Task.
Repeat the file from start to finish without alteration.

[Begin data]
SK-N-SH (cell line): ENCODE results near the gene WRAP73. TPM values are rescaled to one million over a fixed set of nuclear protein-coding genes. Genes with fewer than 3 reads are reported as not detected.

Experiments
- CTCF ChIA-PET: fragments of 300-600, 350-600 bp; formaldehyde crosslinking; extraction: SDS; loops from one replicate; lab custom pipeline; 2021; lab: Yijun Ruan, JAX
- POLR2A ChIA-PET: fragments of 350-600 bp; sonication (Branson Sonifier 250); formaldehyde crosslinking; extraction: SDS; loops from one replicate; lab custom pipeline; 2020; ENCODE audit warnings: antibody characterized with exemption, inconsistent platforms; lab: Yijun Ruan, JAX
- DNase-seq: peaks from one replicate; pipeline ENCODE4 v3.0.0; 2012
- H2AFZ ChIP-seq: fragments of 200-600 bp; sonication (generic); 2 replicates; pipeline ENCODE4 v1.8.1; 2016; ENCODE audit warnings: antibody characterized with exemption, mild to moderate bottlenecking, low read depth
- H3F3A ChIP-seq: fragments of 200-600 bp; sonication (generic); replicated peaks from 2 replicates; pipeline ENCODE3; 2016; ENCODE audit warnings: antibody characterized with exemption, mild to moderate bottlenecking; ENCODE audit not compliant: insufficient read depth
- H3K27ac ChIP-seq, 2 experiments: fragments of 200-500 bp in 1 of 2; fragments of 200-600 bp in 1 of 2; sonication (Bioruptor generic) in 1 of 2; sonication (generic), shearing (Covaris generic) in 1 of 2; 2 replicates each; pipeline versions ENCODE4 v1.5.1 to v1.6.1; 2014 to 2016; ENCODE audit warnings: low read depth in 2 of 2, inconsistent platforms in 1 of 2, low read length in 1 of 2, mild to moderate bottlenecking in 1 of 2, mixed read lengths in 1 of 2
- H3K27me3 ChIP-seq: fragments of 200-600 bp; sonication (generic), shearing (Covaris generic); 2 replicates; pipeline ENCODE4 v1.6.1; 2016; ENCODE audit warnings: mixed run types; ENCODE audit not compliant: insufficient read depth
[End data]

SK-N-SH (cell line): ENCODE results near the gene WRAP73. TPM values are rescaled to one million over a fixed set of nuclear protein-coding genes. Genes with fewer than 3 reads are reported as not detected.

Experiments
- CTCF ChIA-PET: fragments of 300-600, 350-600 bp; formaldehyde crosslinking; extraction: SDS; loops from one replicate; lab custom pipeline; 2021; lab: Yijun Ruan, JAX
- POLR2A ChIA-PET: fragments of 350-600 bp; sonication (Branson Sonifier 250); formaldehyde crosslinking; extraction: SDS; loops from one replicate; lab custom pipeline; 2020; ENCODE audit warnings: antibody characterized with exemption, inconsistent platforms; lab: Yijun Ruan, JAX
- DNase-seq: peaks from one replicate; pipeline ENCODE4 v3.0.0; 2012
- H2AFZ ChIP-seq: fragments of 200-600 bp; sonication (generic); 2 replicates; pipeline ENCODE4 v1.8.1; 2016; ENCODE audit warnings: antibody characterized with exemption, mild to moderate bottlenecking, low read depth
- H3F3A ChIP-seq: fragments of 200-600 bp; sonication (generic); replicated peaks from 2 replicates; pipeline ENCODE3; 2016; ENCODE audit warnings: antibody characterized with exemption, mild to moderate bottlenecking; ENCODE audit not compliant: insufficient read depth
- H3K27ac ChIP-seq, 2 experiments: fragments of 200-500 bp in 1 of 2; fragments of 200-600 bp in 1 of 2; sonication (Bioruptor generic) in 1 of 2; sonication (generic), shearing (Covaris generic) in 1 of 2; 2 replicates each; pipeline versions ENCODE4 v1.5.1 to v1.6.1; 2014 to 2016; ENCODE audit warnings: low read depth in 2 of 2, inconsistent platforms in 1 of 2, low read length in 1 of 2, mild to moderate bottlenecking in 1 of 2, mixed read lengths in 1 of 2
- H3K27me3 ChIP-seq: fragments of 200-600 bp; sonication (generic), shearing (Covaris generic); 2 replicates; pipeline ENCODE4 v1.6.1; 2016; ENCODE audit warnings: mixed run types; ENCODE audit not compliant: insufficient read depth